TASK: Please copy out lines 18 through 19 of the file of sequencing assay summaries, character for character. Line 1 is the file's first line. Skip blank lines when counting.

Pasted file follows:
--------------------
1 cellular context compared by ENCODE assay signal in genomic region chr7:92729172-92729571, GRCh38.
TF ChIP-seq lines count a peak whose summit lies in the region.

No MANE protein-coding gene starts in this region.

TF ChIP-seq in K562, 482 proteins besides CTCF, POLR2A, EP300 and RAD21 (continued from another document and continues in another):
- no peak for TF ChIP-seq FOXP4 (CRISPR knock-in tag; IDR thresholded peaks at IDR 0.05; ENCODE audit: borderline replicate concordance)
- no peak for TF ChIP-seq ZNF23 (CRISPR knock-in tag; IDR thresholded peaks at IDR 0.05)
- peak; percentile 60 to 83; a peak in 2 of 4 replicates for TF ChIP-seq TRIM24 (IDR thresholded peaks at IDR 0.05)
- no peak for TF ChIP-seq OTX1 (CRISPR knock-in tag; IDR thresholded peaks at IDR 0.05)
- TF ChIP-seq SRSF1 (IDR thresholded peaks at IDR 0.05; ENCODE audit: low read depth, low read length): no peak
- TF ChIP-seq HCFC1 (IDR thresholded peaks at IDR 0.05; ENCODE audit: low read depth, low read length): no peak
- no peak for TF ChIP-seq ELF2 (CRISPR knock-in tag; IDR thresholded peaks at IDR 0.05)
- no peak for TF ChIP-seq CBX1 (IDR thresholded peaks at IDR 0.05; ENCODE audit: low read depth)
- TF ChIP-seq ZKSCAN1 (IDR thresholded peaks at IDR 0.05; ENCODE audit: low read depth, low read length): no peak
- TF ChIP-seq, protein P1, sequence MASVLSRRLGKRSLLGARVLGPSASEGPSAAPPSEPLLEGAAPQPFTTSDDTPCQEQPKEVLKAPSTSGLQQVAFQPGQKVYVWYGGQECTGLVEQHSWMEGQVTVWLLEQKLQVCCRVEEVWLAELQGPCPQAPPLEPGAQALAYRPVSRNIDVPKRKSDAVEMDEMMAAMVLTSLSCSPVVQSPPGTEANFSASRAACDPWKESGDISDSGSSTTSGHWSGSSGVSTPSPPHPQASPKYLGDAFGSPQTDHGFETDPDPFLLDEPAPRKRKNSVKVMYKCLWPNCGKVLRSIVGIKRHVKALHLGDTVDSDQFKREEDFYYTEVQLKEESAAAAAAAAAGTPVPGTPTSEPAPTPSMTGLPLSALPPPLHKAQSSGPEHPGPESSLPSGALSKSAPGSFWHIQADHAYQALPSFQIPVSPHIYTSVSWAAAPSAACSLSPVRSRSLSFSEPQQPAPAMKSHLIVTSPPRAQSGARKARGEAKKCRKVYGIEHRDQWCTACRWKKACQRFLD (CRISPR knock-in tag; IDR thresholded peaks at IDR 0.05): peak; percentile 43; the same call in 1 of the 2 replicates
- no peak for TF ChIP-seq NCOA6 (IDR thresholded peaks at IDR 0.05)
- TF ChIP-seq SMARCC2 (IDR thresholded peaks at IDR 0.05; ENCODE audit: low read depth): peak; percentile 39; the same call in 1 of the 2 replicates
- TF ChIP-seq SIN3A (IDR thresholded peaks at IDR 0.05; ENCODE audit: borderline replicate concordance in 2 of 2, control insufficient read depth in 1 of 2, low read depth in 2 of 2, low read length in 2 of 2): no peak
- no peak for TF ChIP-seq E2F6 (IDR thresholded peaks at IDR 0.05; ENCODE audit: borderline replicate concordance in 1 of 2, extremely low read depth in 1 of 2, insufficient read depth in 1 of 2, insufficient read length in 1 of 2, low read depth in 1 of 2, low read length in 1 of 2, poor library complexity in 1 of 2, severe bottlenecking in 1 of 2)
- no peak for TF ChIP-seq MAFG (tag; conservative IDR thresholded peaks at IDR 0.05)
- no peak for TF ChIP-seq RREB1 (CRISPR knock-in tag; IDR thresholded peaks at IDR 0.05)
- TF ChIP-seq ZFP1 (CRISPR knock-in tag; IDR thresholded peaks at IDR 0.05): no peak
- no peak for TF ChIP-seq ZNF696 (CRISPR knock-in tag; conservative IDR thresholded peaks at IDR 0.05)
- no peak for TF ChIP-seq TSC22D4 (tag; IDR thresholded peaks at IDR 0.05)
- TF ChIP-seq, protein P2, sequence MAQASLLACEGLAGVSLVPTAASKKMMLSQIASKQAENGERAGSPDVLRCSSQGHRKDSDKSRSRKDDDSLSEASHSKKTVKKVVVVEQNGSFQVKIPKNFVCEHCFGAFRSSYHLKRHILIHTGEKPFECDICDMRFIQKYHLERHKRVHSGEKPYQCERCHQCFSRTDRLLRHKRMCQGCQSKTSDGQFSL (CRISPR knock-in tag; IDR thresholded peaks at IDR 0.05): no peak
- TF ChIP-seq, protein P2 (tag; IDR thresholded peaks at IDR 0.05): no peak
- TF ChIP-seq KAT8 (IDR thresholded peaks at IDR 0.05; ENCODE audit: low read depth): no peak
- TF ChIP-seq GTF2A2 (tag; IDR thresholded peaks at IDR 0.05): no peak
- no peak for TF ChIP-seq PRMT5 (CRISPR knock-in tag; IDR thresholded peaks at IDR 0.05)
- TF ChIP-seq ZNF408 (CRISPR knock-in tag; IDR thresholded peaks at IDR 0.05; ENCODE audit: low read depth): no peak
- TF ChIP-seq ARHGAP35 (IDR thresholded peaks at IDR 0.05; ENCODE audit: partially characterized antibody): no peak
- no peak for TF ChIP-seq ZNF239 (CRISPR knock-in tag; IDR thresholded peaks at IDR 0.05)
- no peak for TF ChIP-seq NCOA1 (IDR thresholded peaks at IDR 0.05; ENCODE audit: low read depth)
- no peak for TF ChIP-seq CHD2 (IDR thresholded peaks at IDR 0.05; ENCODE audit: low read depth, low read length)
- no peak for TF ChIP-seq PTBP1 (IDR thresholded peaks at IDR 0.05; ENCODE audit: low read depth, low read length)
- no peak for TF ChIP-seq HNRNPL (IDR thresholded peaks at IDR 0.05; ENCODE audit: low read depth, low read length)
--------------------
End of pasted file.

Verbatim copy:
- no peak for TF ChIP-seq E2F6 (IDR thresholded peaks at IDR 0.05; ENCODE audit: borderline replicate concordance in 1 of 2, extremely low read depth in 1 of 2, insufficient read depth in 1 of 2, insufficient read length in 1 of 2, low read depth in 1 of 2, low read length in 1 of 2, poor library complexity in 1 of 2, severe bottlenecking in 1 of 2)
- no peak for TF ChIP-seq MAFG (tag; conservative IDR thresholded peaks at IDR 0.05)